Monday, February 26, 2007
Why "The Two-Handed Stitcher"?
Once upon a stitching time, there was a stitchery store in Palo Alto, CA called "The Ugly Duckling." It was located in what originally was a big barn belonging to Leland Stanford (as in Stanford University). Over time it was eventually turned into a charming assortment of shops plus the usual bank, hair salon, ice cream parlor, etc. But the best shop was, of course, the cozy and charming stitchery store....which at that time was primarly filled with cross stitch stuff.
They also had an intriguing assortment of classes. I was especially fascinated by a series of classes on BLACKWORK. A technique I hadn't ever seen up close and personal before. And I was smitten! The series of classes started out with a small project, just to get a feel for blackwork.... Then there was a more advanced sampler of blackwork designs....Then a medium sized medieval grouping of monks.... And finally, the PIECE DE RESISTANCE -- a HUGE elongated drawing of a medieval woman (taken from an English brass rubbing) with what looked to my dazzled eyes to be about 100 different blackwork patterns, plus gold couched outlines and real gold leather applique on her dress. WELL! I really had to take this series of classes, because I just had to learn this gorgeous technique!
I believe the teacher's name was Diane Owens, and she was a lover of ALL THINGS ENGLISH. She had extensive training in English embroidery techniques, so she was an especially wonderful teacher for this fascinating and traditional blackwork technique. I remember the class was a rather small group of women, all as excited about this piece as I was. And we all got to choose our own colors for this medieval lady; most stitched her in black, but someone stitched her in burgundy, someone else chose dark blue, and I chose a dark forest green.
We sat in a circle in the store, and each of us had a big Dazor magnifier light to use - a real luxury in those days! We even had the opportunity to buy a real English floor stand, that we learned to use properly: basting heavy carpet/twill tape along the edges of our fabric, then positioning the long, massive side bars to provide optimum stability and tautness to our long length of laced-up fabric.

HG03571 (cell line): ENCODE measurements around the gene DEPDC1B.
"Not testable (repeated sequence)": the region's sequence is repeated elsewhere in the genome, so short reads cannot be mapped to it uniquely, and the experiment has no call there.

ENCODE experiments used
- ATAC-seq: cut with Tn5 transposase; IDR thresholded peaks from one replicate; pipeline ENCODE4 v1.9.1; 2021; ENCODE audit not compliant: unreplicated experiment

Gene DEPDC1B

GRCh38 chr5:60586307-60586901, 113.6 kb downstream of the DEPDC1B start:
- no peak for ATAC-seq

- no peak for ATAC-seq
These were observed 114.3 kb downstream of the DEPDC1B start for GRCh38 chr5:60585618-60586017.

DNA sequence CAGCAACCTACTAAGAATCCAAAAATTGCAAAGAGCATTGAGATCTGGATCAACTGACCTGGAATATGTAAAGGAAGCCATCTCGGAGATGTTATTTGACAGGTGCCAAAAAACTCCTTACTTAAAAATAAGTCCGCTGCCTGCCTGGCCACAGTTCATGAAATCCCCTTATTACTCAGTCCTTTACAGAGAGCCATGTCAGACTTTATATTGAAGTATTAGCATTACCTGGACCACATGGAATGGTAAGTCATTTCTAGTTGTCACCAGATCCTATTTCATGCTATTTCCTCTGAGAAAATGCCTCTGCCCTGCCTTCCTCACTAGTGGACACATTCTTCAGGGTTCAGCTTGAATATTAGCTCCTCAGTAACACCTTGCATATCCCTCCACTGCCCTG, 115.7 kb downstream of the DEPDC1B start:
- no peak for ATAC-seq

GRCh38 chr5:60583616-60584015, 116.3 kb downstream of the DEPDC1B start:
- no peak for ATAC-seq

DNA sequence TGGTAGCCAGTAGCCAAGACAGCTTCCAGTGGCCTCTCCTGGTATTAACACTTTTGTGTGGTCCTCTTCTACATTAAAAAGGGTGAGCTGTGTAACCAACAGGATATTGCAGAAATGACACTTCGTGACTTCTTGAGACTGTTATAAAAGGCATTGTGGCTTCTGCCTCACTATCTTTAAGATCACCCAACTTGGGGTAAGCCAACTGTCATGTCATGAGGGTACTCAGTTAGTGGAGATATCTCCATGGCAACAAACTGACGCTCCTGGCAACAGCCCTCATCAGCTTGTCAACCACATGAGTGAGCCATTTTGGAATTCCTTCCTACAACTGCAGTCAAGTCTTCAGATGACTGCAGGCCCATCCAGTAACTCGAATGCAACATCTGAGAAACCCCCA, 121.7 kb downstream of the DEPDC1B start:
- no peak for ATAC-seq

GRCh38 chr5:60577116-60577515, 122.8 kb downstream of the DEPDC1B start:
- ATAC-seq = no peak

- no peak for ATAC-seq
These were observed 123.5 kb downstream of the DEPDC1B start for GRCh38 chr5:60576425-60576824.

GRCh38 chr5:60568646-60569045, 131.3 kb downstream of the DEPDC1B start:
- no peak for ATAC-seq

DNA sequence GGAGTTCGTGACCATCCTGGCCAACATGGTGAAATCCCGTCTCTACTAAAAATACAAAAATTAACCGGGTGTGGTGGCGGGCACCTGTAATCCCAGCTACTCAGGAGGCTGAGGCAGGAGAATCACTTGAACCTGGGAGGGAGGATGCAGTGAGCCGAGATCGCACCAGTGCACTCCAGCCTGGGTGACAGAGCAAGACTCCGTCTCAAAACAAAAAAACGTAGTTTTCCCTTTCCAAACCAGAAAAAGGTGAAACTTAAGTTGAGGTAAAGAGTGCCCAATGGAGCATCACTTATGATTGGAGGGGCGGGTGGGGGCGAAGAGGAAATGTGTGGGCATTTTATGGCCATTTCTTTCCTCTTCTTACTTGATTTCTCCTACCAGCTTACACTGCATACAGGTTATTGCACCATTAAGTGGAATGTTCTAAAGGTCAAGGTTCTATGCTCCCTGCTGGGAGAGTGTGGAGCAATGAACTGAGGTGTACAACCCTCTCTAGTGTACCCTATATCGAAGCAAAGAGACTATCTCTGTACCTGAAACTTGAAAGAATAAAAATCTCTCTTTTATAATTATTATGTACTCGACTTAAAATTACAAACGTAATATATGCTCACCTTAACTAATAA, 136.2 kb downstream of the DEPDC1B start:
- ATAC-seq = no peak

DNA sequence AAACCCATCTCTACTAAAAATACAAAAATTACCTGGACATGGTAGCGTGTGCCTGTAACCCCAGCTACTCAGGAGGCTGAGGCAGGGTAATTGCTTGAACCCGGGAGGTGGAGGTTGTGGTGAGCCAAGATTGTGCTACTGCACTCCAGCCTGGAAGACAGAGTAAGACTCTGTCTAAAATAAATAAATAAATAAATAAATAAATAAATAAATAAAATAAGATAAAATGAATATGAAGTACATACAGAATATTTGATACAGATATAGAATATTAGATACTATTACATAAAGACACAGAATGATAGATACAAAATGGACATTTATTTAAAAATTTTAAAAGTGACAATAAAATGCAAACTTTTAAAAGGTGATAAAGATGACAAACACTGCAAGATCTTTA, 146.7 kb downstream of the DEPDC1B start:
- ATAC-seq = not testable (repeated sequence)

Working on this huge project was so different from any other small, hand-held cross stitch project I had ever done. We all sat stitching with intense concentration, totally focused on our variety of minute and elaborately stitched blackwork patterns. And time and time again, the teacher would insist, cajole, and encourage us to use both hands to stitch. "I know it feels awkward at first," she said, "but if you work at keeping one hand on top of the fabric, and one hand under the fabric, you can pass the needle from one hand to the other, and over time it really will become more natural to you."
And she was right. Over the years, stitching with two hands has become second nature to me, and I simply don't feel comfortable stitching any other way. Of course, the advantages of two-handed stitching became immediately apparent and quite attractive to me because I realized I could stitch FASTER, and thus could get projects done quicker....which also meant I could start even MORE projects sooner. Yes, I definitely became hooked on stitching with two hands.....
And, oh, yes....I also fell in love with blackwork. Which set me off on a life-long quest to find suitable ways to incorporate traditional blackwork techniques in other, more contemporary settings.
And, yes, I'll admit there are some drawbacks to two-handed stitching.
...and as for the use of laying tools.....
....well, I'll leave those topics for another time, okay?